A direct evidence of the Catholic influence comes from the development of the holiday’s name, exactly like it occurred to the old term “All Hallows’ Eve”, where Hallow means Saint or Sacred and Eve shows the day before All Saints’, which is exactly on the 31st of October.
Following a severe famine during the second half of the 19th century, the Irish emigrate to the United States of America where they export Halloween tradition but this time, in remembrance of Jack O’ Lantern, the popular orange pumpkins are used, as the turnips are rare and small in the new land. The pumpkin, emptied and carved in such a way to represent a Mephistophelian face and lighted inside by a candle, becomes the symbol par excellence of the day or the night of the witches. The legend of Jack O’ Lantern
tells of a mean and alcoholic ill-famed blacksmith who manages to cheat the Devil, but at his own expense. Probably during Halloween night Jack, dead drunk, meets the Devil in a pub. Before giving his soul to the Devil the blacksmith asks, as a last wish, for another and final drink. The Devil accepts and changes himself into a coin to pay for the drink, but the shrewd blacksmith grabs the coin and shoves it into his wallet, where a cross-shaped catch paralyzes the Devil transformed into a coin. Jack agrees to free the Devil under one condition: he should let him live for at least ten years. The Devil accepts. After this period the Devil reappears to have Jack’s soul back, but Jack traps the Devil again, and he accepts to leave him alone. When Jack dies he is not accepted either in Paradise for his bad behavior or in Hell where the Devil refuses his admission; but luckily the Devil gives Jack a piece of coal to help him find his way in the dark of limbo. Jack puts the piece of coal into a turnip and it becomes a lantern, which helps him walk as a lost soul until Doomsday. Halloween’s pumpkin then recalls the occult presence of Jack o’ Lantern wandering on the 31st of October as a foul spirit in the freezing darkness of hell.
Also the pagan tradition connected to the saying “Trick or Treat” has found a Catholic implication. As the spirits may go back to their places, on Samhain Day the front door is left ajar to let the souls in, food is prepared and the room is kept warm by the fire. By doing so, the dead are welcome and unpleasant surprises by vengeful spirits are avoided. In the Catholic era things are similar; in fact around the Middle Ages on Souls’ Day poor Christians get to the houses and ask for a sweet in exchange for their prayers to the dead, who have to ascend to Paradise from Purgatory. A sweet that in Britain has the name of “soul cake” makes me think of some “sweetener of the soul”, achieved through prayers. On Halloween Day the habit to make a cake in order not to annoy the spirits, which might take a revenge, has probably been revived by children, who are going to play tricks to whom refuses to give them some sweets. If in the past you could run the risk to be the victim of ghosts, now you are the victim of masked children who go house-to-house and say the popular phrase “Trick or Treat?”.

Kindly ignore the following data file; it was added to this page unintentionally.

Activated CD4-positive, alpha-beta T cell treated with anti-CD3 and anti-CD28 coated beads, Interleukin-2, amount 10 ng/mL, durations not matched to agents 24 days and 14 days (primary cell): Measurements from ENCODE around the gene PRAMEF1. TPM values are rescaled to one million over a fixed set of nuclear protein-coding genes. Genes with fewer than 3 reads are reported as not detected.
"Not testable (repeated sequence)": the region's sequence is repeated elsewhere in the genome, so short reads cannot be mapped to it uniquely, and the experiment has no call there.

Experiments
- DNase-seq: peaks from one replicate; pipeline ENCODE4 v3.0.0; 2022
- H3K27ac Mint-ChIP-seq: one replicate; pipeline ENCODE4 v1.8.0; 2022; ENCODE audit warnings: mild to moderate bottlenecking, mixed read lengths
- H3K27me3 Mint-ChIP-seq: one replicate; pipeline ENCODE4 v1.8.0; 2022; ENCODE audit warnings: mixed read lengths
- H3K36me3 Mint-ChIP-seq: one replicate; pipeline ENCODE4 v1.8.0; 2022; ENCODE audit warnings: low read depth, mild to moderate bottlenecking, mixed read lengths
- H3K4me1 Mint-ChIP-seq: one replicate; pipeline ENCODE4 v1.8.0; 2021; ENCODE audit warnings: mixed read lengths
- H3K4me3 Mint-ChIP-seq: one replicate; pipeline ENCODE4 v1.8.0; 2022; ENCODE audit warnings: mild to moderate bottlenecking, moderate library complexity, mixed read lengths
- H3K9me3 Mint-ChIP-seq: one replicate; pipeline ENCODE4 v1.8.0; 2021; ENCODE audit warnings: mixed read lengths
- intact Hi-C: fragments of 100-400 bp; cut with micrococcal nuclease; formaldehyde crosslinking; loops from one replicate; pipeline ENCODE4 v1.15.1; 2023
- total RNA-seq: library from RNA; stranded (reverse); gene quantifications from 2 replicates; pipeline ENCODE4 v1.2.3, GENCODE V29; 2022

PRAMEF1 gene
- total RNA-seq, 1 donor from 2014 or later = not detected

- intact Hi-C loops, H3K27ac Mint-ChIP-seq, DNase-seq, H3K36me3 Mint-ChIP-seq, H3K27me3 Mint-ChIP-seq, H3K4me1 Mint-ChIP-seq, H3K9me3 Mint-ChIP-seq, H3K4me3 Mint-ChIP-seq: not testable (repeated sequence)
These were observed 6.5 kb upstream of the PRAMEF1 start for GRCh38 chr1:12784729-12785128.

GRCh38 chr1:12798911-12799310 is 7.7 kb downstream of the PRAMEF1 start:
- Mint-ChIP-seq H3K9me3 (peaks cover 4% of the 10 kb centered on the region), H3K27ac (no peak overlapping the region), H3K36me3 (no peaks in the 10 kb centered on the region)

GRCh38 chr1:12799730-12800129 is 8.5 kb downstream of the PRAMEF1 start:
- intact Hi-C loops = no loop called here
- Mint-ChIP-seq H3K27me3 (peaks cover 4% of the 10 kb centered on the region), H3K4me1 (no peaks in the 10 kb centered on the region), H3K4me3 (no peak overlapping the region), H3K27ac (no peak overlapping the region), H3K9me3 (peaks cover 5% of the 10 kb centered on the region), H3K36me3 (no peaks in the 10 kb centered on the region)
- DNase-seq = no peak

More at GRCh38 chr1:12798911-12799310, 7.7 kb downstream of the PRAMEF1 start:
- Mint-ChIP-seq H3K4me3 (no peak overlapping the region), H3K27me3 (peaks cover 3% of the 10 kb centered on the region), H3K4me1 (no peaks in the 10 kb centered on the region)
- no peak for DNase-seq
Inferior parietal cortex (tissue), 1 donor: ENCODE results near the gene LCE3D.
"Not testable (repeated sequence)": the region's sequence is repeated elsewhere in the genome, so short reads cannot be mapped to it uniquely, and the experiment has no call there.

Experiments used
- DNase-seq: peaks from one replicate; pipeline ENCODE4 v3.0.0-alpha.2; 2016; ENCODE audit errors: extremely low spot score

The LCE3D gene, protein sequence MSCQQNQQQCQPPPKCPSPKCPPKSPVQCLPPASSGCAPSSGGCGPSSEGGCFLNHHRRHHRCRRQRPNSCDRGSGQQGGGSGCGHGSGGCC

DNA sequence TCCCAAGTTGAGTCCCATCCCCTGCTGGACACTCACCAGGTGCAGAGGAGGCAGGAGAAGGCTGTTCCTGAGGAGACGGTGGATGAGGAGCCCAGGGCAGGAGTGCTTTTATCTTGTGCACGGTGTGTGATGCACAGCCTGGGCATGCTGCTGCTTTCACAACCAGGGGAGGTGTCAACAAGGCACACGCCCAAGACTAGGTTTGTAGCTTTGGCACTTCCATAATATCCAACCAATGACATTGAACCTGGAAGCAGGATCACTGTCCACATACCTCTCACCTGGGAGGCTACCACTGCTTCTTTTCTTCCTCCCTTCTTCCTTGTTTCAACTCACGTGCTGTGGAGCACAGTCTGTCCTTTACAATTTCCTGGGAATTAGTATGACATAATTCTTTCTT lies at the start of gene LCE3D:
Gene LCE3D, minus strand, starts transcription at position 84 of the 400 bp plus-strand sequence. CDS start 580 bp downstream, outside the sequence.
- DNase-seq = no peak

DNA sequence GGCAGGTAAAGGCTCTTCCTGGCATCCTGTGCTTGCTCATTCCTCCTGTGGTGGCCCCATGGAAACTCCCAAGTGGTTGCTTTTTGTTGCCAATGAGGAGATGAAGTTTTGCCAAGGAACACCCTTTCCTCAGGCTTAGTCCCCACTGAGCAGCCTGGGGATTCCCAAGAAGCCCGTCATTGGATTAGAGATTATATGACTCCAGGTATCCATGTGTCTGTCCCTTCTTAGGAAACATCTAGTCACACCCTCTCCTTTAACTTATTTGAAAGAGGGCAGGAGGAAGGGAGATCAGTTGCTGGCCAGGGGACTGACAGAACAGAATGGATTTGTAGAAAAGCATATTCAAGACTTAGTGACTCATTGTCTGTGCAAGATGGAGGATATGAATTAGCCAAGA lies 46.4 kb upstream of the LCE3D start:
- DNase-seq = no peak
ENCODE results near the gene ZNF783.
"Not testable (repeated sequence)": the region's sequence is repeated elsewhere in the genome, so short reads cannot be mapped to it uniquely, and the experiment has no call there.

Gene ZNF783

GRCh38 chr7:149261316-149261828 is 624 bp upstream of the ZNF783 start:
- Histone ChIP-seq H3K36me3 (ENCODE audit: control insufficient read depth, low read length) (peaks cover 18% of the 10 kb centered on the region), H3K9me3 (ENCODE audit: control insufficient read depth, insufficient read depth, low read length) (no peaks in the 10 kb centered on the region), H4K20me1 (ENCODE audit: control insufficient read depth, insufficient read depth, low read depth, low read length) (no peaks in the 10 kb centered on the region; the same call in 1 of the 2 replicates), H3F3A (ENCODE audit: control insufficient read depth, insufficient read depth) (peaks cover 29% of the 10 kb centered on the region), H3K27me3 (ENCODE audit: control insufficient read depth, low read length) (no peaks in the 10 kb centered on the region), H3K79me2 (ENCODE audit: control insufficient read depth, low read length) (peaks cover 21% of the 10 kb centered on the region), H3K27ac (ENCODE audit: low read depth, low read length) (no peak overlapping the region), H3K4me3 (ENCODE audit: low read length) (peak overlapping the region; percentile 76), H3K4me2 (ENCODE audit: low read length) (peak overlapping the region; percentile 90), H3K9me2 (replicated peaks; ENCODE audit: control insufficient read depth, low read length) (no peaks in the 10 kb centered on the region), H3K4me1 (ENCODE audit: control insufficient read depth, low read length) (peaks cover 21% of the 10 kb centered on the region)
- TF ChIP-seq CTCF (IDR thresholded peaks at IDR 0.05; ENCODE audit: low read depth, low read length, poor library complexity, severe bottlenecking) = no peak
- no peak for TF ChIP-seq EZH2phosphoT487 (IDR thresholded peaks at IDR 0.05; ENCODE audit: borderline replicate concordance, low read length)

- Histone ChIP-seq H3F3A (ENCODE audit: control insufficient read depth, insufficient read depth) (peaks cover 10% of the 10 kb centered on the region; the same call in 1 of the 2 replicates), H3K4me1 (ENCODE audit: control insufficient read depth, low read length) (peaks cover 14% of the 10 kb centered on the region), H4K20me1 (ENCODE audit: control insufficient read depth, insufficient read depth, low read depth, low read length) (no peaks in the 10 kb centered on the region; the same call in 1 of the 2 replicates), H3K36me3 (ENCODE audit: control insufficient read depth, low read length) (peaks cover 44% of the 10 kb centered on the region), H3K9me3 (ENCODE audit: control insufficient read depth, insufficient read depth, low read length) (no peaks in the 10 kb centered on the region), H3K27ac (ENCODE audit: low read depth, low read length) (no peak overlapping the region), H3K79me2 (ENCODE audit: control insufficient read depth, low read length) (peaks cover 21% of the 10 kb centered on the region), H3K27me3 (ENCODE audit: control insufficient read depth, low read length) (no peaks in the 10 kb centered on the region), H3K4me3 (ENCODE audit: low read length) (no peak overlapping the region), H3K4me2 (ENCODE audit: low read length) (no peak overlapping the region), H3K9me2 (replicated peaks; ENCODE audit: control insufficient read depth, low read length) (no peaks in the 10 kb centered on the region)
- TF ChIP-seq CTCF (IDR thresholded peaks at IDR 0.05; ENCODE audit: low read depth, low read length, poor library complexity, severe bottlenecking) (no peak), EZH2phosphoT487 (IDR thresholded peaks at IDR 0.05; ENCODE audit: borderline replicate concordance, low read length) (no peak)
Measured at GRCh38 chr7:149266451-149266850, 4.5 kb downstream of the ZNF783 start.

Eventually, also because of secularism and consumerism, theinterweaving of Celtic paganism and Catholicism is distorted by a new horror paganism made up of Gothic and ghoulish implications stimulated by the commemoration of the dead to celebrate the darkness. Unintentionally, Catholicism has created a rich syncretism in favor of a renovated paganism which, disguised as Halloween, is resurrected, through the combination of new symbols, in an original and innovative synthesis of pagan and Christian elements, where devils and witches have substituted evil spirits and fairies, within a quizzical holiday of a gloomy and a funereal type. In some sense the more the Celtic tradition has been inhibited by Christianity, the more Halloween has given way to the primeval Dionysian impulse including drunkenness, dance, mask and darkness. << Dionysius and Hades are the same thing.>> (Eraclito) Samhain therefore has regained some  of   the ground originally lost.

However, it has lost its own natural and genuine Celtic identity, free from a diabolic content. Halloween, instead, has changed and    has
been enriched with a carnival folklore, where the neo-
pagan holiday has absorbed the ominous  gothic myths of Christian civilization with its castles, deserted churches, spirits of the dead living again and wearing period clothes, possessed cats, vampires, graveyards, ancient houses, monasteries, werewolves, catacombs, devils from hell and gingery witches wandering on a broom in the dark Halloween night, traditionally lighted by a full moon.


Paolo  Gulisano – Brid O’neil , La notte delle zucche. La festa di Halloween, Ancora,2006
Jean Markale, Halloween. Storie e tradizioni,L’Età dell’Acquario,2005
Mario Manzana – Elena Radovix, La vera storia di Halloween, Trentini,2002
La Gazzetta dei Maghi e delle Streghe, Speciale Halloween ,4 ever,2004

The Real Story of Halloween